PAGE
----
19 19 Lecture 4: Aldehydes, Ketones and Chiral Molecules 14.3 Oxidation and Reduction Copyright © 2007 by Pearson Education, Inc. Publishing as Benjamin Cummings

20 20 Oxidation  Aldehydes are easily oxidized to carboxylic acids. O O || [O] || CH 3 —C—H CH 3 —C—OH AcetaldehydeAcetic acid

21 21 Tollens’ Test  Tollens’ reagent, which contains Ag +, oxidizes aldehydes, but not ketones.  Ag + is reduced to metallic Ag, which appears as a “mirror” in the test tube. Copyright © 2007 by Pearson Education, Inc. Publishing as Benjamin Cummings

22 22 Benedict’s Test In the Benedict’s Test,  Cu 2+ reacts with aldehydes that have an adjacent OH group.  Aldehydes are oxidized to carboxylic acids.  Cu 2+ is reduced to give Cu 2 O(s). Copyright © 2007 by Pearson Education, Inc. Publishing as Benjamin Cummings

23 23 Learning Check Write the structure and name of the oxidized product when each is mixed with Tollens’ reagent. 1. butanal 2. acetaldehyde 3.ethyl methyl ketone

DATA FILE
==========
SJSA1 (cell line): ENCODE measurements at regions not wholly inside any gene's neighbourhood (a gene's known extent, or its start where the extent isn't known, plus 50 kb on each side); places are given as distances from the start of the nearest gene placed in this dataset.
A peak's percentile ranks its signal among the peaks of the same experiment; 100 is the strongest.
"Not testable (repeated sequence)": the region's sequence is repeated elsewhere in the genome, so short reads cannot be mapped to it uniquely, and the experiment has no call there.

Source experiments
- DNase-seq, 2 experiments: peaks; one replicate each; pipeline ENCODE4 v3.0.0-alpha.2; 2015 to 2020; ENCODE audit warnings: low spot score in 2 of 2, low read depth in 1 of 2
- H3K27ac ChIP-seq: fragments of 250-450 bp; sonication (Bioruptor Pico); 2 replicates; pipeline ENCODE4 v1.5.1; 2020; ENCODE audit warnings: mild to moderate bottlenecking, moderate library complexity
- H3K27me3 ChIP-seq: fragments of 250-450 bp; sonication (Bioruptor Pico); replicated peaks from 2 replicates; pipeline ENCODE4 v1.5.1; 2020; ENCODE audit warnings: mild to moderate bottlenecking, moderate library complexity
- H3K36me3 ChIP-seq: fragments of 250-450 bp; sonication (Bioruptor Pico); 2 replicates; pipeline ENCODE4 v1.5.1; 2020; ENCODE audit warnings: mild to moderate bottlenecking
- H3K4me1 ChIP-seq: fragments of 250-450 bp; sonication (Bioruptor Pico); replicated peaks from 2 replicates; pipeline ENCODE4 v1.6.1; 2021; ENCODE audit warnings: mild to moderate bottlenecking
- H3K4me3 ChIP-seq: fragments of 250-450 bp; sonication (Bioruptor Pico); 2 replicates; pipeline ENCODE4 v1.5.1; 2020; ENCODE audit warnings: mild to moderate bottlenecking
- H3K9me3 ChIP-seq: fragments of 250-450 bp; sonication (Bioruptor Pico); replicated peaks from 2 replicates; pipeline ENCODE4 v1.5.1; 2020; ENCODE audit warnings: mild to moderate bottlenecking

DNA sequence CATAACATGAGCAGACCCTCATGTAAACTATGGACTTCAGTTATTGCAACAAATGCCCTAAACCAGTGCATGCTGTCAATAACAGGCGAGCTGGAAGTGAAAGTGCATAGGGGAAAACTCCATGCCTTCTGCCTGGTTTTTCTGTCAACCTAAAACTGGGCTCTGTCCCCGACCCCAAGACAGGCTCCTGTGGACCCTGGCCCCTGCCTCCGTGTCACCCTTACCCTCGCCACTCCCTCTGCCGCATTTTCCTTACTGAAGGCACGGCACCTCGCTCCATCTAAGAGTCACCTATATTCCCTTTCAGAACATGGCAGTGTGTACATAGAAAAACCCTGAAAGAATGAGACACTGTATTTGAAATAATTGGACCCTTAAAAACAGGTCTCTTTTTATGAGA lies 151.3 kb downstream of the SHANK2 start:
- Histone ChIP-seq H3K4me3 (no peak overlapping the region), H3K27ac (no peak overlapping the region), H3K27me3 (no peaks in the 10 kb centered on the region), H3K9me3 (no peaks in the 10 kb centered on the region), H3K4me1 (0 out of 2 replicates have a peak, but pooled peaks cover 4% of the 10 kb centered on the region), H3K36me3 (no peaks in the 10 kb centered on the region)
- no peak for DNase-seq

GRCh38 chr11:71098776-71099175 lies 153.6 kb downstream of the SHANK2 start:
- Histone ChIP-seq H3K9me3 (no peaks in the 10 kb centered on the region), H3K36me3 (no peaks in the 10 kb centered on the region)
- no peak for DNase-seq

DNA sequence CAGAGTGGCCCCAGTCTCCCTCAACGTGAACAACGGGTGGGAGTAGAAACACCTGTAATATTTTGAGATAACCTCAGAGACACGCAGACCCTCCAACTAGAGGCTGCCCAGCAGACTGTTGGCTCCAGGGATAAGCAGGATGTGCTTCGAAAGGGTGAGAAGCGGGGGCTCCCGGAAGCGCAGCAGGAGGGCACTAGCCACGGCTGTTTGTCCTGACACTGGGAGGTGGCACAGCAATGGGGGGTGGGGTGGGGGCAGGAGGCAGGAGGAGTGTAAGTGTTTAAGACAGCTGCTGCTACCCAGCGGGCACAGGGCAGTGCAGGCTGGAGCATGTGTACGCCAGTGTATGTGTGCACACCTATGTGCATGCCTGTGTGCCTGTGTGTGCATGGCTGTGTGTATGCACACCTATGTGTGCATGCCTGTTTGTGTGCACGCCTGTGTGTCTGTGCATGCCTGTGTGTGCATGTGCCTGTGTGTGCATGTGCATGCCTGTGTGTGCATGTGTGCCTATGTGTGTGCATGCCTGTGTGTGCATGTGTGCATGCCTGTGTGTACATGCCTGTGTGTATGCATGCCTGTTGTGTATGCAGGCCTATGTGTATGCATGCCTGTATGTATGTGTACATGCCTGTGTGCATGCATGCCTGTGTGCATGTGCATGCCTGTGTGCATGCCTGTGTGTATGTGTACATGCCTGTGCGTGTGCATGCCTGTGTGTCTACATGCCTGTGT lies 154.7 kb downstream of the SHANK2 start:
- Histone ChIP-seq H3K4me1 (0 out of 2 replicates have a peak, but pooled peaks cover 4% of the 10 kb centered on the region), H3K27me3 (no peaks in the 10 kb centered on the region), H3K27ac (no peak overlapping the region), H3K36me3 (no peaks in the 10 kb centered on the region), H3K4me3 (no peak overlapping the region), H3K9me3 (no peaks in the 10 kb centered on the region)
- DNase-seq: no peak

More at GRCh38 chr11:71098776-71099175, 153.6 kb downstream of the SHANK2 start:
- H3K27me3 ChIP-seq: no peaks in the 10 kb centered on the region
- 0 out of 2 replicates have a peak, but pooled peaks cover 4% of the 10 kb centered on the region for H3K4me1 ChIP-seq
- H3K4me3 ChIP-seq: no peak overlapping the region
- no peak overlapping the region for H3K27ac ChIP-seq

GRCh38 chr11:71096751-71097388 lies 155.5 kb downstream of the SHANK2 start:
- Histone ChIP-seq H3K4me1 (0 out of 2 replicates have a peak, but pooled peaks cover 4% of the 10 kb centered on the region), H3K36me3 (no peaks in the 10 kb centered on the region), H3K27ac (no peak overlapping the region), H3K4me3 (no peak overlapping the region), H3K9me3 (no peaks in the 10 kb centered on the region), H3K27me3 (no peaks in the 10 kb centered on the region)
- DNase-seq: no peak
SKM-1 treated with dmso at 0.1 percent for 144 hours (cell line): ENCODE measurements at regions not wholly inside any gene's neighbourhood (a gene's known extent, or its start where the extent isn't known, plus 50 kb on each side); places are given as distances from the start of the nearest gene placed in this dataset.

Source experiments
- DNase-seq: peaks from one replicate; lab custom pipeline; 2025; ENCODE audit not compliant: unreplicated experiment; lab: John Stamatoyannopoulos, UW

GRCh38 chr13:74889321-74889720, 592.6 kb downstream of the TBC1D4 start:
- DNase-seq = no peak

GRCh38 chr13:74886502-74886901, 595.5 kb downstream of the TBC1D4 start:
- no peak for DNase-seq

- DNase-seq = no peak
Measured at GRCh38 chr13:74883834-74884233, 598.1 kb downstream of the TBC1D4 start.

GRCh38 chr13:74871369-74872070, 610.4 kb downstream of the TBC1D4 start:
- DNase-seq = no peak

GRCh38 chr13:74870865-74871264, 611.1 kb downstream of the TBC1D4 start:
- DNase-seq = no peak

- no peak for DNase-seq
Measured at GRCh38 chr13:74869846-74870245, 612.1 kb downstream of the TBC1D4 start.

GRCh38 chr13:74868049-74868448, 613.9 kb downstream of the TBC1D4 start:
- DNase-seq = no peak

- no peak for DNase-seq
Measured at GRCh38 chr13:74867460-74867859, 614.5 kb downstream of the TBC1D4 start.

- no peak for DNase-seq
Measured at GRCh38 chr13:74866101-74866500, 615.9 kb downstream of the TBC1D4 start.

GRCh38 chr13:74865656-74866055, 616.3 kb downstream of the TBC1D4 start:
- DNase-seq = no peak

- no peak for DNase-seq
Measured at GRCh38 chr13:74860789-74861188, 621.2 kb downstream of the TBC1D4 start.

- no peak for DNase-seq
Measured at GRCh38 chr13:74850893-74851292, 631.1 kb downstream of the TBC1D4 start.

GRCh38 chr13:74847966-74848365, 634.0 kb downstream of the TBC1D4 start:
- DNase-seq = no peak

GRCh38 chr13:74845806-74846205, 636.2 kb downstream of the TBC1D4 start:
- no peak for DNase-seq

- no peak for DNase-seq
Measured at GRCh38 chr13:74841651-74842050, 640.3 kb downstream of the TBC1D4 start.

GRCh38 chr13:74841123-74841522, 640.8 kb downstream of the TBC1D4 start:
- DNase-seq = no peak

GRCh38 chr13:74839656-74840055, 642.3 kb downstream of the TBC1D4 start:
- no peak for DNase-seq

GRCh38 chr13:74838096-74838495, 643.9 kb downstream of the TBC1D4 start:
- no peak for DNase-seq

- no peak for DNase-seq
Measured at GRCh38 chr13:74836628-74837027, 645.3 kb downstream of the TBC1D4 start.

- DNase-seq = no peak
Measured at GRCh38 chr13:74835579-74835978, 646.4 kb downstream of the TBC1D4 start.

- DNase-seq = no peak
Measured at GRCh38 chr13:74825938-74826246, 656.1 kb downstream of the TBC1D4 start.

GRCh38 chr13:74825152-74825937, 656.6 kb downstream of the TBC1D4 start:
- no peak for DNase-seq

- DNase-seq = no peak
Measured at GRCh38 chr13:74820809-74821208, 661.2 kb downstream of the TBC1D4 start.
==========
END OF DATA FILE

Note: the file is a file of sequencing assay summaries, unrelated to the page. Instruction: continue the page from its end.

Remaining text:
24 24 Lecture 4: Aldehydes, Ketones and Chiral Molecules 14.4 Addition Reactions |  +  -  +  - | —C=O + X—Y —C—O—X | Y

25 25 Addition Reactions When a polar molecule adds to the carbonyl group of an aldehyde or ketone  The negative part of the added molecule bonds to the positive carbonyl carbon.  The positive part of the added molecule bonds to the negative carbonyl oxygen. |  +  -  +  - | —C=O + X—Y — C—O—X | Y

26 26 Acetal Formation  Alcohols add to the carbonyl group of aldehydes and ketones.  The addition of two alcohols forms acetals. Copyright © 2007 by Pearson Education, Inc. Publishing as Benjamin Cummings

27 27 Hemiacetal Formation  The addition of one alcohol to an aldehyde or ketone forms an intermediate called a hemiacetal.  Usually, hemiacetals are unstable and difficult to isolate. Copyright © 2007 by Pearson Education, Inc. Publishing as Benjamin Cummings

28 28 Cyclic Hemiacetals A stable cyclic hemiacetal forms when the C=O group and the —OH are both part of a five- or six-atom carbon compound. Copyright © 2007 by Pearson Education, Inc. Publishing as Benjamin Cummings